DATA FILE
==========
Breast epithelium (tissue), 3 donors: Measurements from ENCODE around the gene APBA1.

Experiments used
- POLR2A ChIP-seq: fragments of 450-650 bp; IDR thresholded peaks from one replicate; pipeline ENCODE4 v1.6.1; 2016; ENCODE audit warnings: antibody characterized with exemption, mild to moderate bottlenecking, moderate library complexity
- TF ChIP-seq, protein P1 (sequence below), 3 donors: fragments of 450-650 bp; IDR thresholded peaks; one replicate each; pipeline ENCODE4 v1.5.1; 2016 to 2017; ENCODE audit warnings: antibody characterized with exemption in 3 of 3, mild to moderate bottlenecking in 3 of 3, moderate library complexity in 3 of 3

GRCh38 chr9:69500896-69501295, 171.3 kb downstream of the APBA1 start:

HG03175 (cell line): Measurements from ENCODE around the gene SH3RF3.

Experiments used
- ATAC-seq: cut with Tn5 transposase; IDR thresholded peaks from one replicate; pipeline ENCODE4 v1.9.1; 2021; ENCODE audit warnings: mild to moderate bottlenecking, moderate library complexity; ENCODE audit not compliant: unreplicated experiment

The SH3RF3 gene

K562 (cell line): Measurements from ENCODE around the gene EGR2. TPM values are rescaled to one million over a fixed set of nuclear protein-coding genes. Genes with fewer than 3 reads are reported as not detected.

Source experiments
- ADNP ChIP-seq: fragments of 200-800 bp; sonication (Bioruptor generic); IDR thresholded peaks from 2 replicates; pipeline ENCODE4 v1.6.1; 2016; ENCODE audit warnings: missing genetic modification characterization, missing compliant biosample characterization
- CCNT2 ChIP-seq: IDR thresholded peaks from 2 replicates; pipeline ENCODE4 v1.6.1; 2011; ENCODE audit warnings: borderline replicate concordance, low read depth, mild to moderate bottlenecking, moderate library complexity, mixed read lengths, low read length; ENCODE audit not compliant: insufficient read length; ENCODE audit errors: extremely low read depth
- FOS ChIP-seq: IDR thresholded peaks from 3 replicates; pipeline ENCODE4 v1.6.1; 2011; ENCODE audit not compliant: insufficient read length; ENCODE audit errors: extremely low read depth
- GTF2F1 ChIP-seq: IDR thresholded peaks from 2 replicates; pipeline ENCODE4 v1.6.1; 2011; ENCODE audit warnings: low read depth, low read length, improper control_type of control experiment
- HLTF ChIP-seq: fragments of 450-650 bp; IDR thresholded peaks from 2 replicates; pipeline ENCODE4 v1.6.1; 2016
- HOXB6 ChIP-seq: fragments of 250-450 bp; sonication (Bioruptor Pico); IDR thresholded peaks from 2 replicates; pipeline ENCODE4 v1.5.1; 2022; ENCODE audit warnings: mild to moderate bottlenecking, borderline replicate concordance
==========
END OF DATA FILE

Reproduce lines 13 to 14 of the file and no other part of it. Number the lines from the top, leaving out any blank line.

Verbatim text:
- CCNT2 ChIP-seq: IDR thresholded peaks from 2 replicates; pipeline ENCODE4 v1.6.1; 2011; ENCODE audit warnings: borderline replicate concordance, low read depth, mild to moderate bottlenecking, moderate library complexity, mixed read lengths, low read length; ENCODE audit not compliant: insufficient read length; ENCODE audit errors: extremely low read depth
- FOS ChIP-seq: IDR thresholded peaks from 3 replicates; pipeline ENCODE4 v1.6.1; 2011; ENCODE audit not compliant: insufficient read length; ENCODE audit errors: extremely low read depth